Aerie Real: An In-Depth Analysis

Taylor Mulcahey | staff writer

“Dear Aerie girls, we think it’s time for a change. We think it’s time to GET REAL and THINK REAL… This means no more retouching our girls and no more supermodels. Why? Because the real you is sexy.”

The above message is part of an advertisement for Aerie, a subsidiary of the American Eagle Outfitters clothing brand that specializes in women’s lingerie and sleepwear.

What sets Aerie apart from similar companies, like Victoria’s Secret, is the Aerie Real campaign. It promises that Aerie never uses photoshop on images of models.

Beginning in early 2014, the campaign proved incredibly successful for the company’s sales and reputation. The outpouring of public feedback was largely positive and, according to Business Insider, sales increased by nine percent in the quarter following its launch.

However, there were still a number of people who voiced their dissatisfaction.

“There’s nothing radical, free-thinking, or forward-moving about using conventionally attractive people to sell lingerie,” Cora Harrington wrote on her blog, The Lingerie Addict.

It would be reductive to say one that the campaign is all good or all bad — there are some great elements of the campaign, and some shortcomings as well. Here’s my breakdown of Aerie Real.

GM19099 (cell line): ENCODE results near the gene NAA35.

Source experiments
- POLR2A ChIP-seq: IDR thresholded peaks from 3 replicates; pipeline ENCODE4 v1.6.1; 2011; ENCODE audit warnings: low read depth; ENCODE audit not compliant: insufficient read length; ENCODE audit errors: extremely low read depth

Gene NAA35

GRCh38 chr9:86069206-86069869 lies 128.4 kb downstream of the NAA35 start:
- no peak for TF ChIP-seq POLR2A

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SOLUTION: Just keep talking about it.

It’s exhausting to praise every effort that doesn’t quite hit the mark, but sometimes these conversations are beneficial. The Aerie Real campaign is something worth talking about. It’s pushing the boundaries of the industry, and succeeding while doing so.

Still, it’s important that Aerie looks to improve their campaign in the future. There are so many different kinds of beauty in the world, all of which are deserving of rec- ognition and appreciation. Employ more diverse models, disabled models, trans models and models who subvert traditional standards of beauty.

There’s a long way to go, and if Aerie really wants to be a trailblazer, they’re going to have to keep moving forward. ◆

Photo from Creative Commons.


Check out more from our February 2016 issue!